Silver-Bordered Fritillary
Silver-Spotted Skipper
Spicebush Swallowtail [Larva, Chrysalis]
Summer Azure
Variegated Fritillary
Viceroy
Wild Indigo Duskywing
 

Lauren Miller-Donnelly

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Sep 24, 2020, 4:33:48 PM9/24/20
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image.png
I am watching a Zoom presentation about sea level rise and decided to make myself useful! Ideally I would obtain the average first frost date and depict that on the east Y axis. '

Good luck with the derby everyone and thanks Frank for keeping track of the data every year!

-Lauren Miller-Donnelly
Westport, MA

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fsm...@aol.com

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Sep 26, 2021, 12:59:05 AM9/26/21
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Hi Everyone,
 
October is just around the corner. I am seeing lots of reports from the field and note that the late season migrants appear to be showing up, an encouraging sign. However, my sense is that counts this year have been generally on the low side. We shall see.

I am happy to announce that, although I remain permanently in absentia in Southern California, I plan to run the "October Derby" again this year [rules below]. That said, I am also announcing that this will be my last year running it. Sixteen years will be enough. By October, 2022, I'll have turned 80 and have bigger fish to fry in the little time I have left. I hope one of you will step forward to keep this annual project going.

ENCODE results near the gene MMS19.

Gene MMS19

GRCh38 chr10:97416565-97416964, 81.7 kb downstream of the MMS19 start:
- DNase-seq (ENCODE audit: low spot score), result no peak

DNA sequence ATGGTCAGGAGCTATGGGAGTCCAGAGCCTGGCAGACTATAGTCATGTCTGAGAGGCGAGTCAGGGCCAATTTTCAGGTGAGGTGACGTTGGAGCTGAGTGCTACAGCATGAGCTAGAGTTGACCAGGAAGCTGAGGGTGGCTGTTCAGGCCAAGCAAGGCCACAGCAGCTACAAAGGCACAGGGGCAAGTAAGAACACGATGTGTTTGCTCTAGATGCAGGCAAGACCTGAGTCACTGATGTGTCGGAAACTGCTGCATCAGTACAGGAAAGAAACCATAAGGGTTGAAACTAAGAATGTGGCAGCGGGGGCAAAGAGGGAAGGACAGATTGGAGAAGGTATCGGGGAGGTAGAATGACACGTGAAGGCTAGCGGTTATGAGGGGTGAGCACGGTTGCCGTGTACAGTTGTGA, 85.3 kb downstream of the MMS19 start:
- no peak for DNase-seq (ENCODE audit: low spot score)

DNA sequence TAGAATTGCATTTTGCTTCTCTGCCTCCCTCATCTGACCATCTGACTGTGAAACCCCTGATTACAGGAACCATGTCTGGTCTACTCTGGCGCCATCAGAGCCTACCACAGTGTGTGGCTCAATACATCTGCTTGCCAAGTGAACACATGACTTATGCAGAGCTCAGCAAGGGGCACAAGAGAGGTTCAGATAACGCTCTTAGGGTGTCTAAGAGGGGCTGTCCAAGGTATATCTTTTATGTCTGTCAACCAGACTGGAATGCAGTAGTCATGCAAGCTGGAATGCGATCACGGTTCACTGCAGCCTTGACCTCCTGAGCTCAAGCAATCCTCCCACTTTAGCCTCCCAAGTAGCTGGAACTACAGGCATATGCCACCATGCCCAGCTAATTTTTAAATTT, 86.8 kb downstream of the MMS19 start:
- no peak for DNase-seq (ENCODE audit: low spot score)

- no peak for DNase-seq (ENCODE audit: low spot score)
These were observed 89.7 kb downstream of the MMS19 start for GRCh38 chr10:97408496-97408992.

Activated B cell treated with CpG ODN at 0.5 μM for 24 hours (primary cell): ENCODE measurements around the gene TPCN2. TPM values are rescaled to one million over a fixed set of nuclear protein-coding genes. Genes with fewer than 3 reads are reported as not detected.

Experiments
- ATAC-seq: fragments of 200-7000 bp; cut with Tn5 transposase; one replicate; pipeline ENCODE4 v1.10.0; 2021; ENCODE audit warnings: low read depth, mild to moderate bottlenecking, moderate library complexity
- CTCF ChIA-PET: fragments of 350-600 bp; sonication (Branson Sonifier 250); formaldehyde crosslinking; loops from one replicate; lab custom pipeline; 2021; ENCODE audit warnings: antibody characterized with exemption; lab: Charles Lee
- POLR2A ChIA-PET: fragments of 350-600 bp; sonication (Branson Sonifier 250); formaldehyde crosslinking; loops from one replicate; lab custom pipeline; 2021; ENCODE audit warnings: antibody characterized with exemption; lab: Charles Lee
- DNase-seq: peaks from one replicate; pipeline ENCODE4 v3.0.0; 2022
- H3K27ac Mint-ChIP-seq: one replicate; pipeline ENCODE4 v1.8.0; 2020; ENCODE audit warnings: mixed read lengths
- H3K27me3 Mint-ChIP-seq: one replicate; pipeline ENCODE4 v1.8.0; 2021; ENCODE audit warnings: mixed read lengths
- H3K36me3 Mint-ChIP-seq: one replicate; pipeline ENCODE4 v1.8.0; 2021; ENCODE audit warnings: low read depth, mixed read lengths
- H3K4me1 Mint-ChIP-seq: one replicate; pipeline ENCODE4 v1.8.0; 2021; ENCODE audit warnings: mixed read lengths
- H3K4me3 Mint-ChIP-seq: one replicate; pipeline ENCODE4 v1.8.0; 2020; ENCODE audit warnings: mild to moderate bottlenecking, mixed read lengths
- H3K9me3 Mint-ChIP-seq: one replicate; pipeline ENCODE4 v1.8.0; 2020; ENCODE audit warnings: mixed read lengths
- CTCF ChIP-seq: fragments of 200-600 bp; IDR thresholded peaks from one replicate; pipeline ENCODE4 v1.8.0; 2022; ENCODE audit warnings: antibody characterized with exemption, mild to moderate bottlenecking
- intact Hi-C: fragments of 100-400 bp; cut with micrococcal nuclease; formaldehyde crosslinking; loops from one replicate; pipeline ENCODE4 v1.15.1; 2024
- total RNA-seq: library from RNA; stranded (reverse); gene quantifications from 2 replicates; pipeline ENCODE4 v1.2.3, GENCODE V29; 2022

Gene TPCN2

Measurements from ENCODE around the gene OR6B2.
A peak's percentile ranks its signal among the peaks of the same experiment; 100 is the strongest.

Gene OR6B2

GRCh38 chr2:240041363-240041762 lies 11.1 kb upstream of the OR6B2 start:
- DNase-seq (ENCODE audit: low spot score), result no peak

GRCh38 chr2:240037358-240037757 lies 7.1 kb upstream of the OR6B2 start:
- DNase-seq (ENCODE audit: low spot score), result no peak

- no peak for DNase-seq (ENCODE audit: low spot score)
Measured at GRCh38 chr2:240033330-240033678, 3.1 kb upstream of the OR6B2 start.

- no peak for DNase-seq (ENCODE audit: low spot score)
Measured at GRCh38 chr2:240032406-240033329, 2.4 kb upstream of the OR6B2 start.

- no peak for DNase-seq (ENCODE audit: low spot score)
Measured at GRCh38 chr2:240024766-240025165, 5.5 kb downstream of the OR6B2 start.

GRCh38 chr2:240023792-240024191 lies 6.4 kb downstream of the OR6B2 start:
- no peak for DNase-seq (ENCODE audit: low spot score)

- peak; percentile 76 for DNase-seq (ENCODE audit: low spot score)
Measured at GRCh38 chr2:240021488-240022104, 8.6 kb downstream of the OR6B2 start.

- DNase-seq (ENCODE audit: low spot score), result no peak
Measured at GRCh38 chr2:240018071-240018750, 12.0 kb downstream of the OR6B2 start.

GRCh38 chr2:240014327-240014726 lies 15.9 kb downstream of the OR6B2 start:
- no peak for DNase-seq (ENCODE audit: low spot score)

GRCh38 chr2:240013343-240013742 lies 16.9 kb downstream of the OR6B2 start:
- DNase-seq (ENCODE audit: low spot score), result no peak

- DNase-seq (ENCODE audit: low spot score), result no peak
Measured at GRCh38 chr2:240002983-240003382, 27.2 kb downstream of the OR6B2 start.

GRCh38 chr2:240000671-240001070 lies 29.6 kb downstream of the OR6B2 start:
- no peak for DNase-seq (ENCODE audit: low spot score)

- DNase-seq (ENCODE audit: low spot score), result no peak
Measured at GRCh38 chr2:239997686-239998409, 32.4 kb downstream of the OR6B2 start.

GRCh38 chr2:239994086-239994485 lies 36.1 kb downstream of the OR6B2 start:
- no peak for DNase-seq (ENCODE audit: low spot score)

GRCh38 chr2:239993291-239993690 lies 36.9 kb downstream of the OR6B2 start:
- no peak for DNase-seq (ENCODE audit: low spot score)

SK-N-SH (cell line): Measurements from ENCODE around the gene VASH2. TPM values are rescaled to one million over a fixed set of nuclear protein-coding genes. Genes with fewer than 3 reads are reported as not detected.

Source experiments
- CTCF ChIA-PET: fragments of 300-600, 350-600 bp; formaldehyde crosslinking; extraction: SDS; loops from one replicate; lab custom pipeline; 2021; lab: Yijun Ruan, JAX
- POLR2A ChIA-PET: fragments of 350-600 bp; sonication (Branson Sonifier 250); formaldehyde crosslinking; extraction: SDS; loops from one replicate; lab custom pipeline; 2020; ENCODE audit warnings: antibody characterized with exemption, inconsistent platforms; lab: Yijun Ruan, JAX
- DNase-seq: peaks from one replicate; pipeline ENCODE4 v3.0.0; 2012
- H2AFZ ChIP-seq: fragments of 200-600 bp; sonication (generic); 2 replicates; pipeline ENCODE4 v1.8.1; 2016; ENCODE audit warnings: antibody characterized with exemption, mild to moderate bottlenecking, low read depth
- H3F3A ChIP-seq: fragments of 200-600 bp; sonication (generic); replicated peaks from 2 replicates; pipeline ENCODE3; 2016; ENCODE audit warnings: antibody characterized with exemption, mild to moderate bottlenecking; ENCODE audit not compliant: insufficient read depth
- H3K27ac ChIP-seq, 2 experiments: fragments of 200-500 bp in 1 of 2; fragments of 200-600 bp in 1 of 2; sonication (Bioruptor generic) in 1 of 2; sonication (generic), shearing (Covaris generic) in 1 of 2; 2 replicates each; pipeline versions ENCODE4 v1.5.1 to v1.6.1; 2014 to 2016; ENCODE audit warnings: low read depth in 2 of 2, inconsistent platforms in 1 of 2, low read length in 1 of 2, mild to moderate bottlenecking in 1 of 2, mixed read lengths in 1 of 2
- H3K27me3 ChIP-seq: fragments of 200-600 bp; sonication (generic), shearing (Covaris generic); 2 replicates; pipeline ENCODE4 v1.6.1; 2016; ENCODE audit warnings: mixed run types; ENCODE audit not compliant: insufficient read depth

It's always hard to predict how well we'll do. In 2017, we shattered our previous record year from 2012, and 2019 was a decent year based on our history: Last year [2020] was bedeviled by COVID and an early frost, so I consider our more modest count respectable under the circumstances. I challenge you to do better in 2021. Here's the history:
   
     MBC  [Collectively]                       Me  [Personally] 
2006              34 species                       22 species 
2007              37 species                       24 species 
2008              32 species                       20 species
2009              26 species                       12 species
2010              33 species                       14 species
2011              33 species                       17 species
2012              42 species*                      23 species